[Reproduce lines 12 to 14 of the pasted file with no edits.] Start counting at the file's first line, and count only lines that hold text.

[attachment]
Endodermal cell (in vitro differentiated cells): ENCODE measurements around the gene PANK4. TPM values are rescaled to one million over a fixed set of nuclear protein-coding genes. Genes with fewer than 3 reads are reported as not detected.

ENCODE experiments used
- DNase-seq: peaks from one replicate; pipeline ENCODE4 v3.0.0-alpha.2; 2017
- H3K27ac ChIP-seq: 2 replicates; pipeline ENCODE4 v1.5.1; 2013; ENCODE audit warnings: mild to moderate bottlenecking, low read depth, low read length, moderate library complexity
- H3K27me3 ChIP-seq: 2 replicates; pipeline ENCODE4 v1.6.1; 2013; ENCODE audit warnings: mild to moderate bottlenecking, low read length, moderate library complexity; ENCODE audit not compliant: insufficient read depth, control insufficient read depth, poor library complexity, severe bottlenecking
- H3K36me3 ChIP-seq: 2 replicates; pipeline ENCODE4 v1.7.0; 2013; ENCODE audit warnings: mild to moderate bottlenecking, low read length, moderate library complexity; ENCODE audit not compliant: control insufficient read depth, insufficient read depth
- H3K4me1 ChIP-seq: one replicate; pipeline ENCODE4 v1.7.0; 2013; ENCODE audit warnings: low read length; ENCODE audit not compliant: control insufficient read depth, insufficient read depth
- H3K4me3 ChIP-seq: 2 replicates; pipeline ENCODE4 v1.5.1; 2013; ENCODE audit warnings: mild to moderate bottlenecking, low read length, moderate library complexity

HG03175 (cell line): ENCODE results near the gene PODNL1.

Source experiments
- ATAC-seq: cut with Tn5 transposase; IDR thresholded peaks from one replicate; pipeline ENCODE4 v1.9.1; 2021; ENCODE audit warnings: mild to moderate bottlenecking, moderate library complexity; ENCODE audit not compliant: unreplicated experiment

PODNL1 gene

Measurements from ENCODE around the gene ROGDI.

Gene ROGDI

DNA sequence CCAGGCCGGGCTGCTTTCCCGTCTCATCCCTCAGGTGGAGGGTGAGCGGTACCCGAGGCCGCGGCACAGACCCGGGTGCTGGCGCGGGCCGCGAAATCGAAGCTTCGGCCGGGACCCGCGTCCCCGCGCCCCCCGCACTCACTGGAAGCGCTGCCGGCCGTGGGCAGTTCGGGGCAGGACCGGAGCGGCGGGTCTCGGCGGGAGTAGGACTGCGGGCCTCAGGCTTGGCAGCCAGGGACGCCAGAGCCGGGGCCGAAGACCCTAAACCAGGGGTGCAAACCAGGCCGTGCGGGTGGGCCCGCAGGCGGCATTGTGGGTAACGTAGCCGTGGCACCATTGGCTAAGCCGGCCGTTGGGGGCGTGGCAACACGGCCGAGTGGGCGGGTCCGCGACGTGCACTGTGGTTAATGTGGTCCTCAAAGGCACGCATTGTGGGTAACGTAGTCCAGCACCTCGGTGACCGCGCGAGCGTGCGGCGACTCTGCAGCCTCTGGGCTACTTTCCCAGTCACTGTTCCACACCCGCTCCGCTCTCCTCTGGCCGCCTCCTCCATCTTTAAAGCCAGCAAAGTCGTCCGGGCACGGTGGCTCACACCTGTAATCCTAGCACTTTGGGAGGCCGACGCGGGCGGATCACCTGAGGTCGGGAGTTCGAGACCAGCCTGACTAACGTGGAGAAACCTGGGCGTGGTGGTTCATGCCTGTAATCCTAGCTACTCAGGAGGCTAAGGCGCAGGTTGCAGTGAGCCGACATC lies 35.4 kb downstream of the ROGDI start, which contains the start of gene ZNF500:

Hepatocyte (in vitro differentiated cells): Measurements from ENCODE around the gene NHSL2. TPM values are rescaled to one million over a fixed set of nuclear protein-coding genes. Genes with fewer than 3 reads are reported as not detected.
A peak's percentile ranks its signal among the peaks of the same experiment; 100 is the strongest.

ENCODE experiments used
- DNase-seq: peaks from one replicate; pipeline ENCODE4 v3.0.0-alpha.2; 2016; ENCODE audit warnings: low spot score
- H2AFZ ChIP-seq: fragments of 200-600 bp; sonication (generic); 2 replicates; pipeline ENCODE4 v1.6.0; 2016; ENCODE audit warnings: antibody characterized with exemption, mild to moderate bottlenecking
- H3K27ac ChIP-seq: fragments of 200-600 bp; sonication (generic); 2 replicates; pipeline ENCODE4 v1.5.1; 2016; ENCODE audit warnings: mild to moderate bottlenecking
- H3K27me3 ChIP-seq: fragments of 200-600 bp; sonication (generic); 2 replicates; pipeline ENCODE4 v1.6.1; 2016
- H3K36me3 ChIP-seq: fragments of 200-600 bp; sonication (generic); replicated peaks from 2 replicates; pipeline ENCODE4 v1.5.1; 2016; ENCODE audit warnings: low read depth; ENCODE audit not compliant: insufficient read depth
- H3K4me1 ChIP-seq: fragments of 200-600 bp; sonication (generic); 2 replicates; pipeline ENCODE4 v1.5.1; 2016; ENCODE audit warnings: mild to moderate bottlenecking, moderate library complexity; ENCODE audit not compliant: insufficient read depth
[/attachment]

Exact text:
PODNL1 gene

Measurements from ENCODE around the gene ROGDI.

Gene ROGDI